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SA TIRES

OF

Dr. JOHN DONNE,

Dean of St. PAUL's,

VERSIFIE D.

Quid vetat et nosmet Lucilî scripta legentes Quaerere, num illius, num rerum dura negârit * Versiculos natura magis factos, et euntes Mollius ?

HOR.

THE

SATIRES of Dr. Donne.

THE manly Wit of Donne, which was the character of his genius, suited best with Satire; and in this he excelled, though he wrote but little ; six short poems being all we find amongst his writings of this fort. Mr. Pope has embellished two of them with his wit and harmony. He called it versifying them, because indeed the lines have nothing more of numbers than their being composed of a certain quantity of syllables. This is the more to be admired, because, as appears by his other poems, and especially from that fine fragment, called the Progress of the Soul, his Verse did not want harmony. But, I suppose, he took the fermoni propiora of Horace too seriously; or rather, was content with the character his master gives of Lucilius,

“ Emunctae naris durus componere versus.” Having spoken of his Progress of the Soul, let me add, thar Poetry scarce ever lost more than by his not pursuing and finilliing that noble design; of which he has only given us the introduction. With regard to his Satires, it is almost as much to be lamented that Mr. Pope did not give us a Paraphrase, in his manner, of the Third, which treats the noblest subject not only of this, but perhaps of any satiric poet. To supply this loss, though in a very small degree, I have here inserted it in the versification of Dr. Parnell. It will at least serve to shew the force of Dr. Donne's genius, and of Mr. Pope's; by removing all that was rustic and shočking in the one, and by not being able to reach a single grace of the other.

N ompassion checks my spleen, yet Scorn denies
u The tears a paffage thro' my swelling Eyes ;
To laugh or weep at fins might idly show
Unheedful passion, or unfruitful woe.
Satire! arise, and try thy sharper way,
If ever Satire cur'd an old disease.
Vol. IV.

R .

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Is not Religion (Heav'n-descended dame)
As worthy all our soul's devoutest flame,
As Moral Virtue in her early sway,
When the best Heathens saw by doubtful day?
Are not the joys, the promis'd joys above,
As great and strong to vanquish earthly love,
As earthly glory, fame, respect, and show,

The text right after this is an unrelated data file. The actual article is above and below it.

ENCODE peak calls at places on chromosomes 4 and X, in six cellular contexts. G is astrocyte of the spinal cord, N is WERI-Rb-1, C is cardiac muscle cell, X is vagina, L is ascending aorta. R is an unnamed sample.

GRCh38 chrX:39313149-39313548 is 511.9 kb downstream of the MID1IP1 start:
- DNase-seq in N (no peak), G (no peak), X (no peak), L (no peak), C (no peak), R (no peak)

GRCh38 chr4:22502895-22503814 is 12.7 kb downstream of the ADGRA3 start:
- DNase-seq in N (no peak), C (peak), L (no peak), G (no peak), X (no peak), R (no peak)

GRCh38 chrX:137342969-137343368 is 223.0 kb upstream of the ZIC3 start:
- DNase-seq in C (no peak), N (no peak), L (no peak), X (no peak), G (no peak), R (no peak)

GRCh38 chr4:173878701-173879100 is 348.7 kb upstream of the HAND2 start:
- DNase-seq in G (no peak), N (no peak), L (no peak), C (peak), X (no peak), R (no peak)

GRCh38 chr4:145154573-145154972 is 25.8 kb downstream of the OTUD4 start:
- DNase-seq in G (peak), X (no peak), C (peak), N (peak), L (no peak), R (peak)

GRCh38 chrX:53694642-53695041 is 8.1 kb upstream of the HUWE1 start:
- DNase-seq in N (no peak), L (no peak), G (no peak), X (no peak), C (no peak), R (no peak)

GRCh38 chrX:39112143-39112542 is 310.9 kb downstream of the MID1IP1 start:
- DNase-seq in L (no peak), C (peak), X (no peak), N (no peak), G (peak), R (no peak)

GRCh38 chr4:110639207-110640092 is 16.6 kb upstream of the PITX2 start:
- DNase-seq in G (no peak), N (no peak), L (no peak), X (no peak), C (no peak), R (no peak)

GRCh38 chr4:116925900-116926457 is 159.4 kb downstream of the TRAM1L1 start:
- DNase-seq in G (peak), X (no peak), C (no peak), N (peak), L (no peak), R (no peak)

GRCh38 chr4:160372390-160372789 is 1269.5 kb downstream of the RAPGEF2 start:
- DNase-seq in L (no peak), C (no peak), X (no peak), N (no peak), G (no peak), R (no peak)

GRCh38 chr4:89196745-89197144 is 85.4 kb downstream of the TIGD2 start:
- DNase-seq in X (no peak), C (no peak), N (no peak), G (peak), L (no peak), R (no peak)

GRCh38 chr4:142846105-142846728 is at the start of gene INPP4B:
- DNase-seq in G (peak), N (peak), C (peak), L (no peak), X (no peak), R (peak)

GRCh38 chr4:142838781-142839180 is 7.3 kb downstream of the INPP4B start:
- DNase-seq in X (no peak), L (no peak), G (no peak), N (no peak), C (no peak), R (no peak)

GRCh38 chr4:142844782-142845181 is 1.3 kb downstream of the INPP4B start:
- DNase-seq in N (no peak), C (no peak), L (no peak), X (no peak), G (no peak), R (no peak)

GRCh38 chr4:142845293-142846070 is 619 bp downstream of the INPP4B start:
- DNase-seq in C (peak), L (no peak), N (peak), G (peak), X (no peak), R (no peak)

As all rewards their Virtue found below?
Alas! Religion proper means prepares,
These means are ours, and must its End be theirs ?
And shall thy Father's spirit meet the fight,
Of Heathen Sages cloath'd in heav'nly light,
Whose Merit of strict life, severely suited
To Reason's dictates, may be faith imputed ?
Whilst thou, to whom he taught the nearer road,
Art ever banilh'd from the blest abode.

Oh! if thy temper fuch a fear can find,
This fear were valour of the noblest kind.

Dar'lt thou provoke, when rebel fouls aspire,
Thy Maker's Vengeance, and thy Monarch's Tre?
Or live entonib'd in ships, thy leader's prey,
Spoil of the war, the famine, or the sea ?
In search of pearl, in depth of ocean breathe,
Or live, exil'd the sun, in mines beneath ?
Or, where in tempefts icy mountains roll,
Attempt a paffage by the Northern pole?
Or dar'lt thou parch within the fires of Spain,
Or burn beneath the line, for Indian gain?

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Or for some Idol of thy Fancy draw
Some loose-gown’d dame; O courage made of straw!
Thus, desp’rate Coward! would'st thou bold appear,
Yet when thy God has plac'd thee Centry here,
To thy own foes, to bis, ignobly yield,
And leave, for wars forbid, th' appointed field ? 40

Know thy own foes; th' Apoftate Angel, he
You strive to please, the foremost of the Three;
He makes the pleasures of his realm the bait,
But can be give for Love, that acts in Hate ?
The World's thy second Love, thy second Foe, 45
The World, whose beauties perilh as they blow,
They Ay, she fades herself, and at the best
You grasp a wither'd strumper to your breast.
The Flesh is next, which in fruition wastes,
High Aufh'd with all the sensual joys it tastes, 50
While men the fair, the goodly Soul destroy,
From whence the fleß has pow'r to taste a joy.

Seek thou Religion, primitively sound
Well, gentle friend, but where may she be found ?
By Faith Implicite blind Ignaro led,

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Thinks the bright Seraph from his Country fled,
And seeks her seat at Rome, because we know
She there was seen a thousand years ago;
And loves her Relick rags, as men obey
The foot-cloth where the Prince sat yesterday. 60

These pageant Forms are whining Obed's fcorn,
Who seeks Religion at Geneva born,

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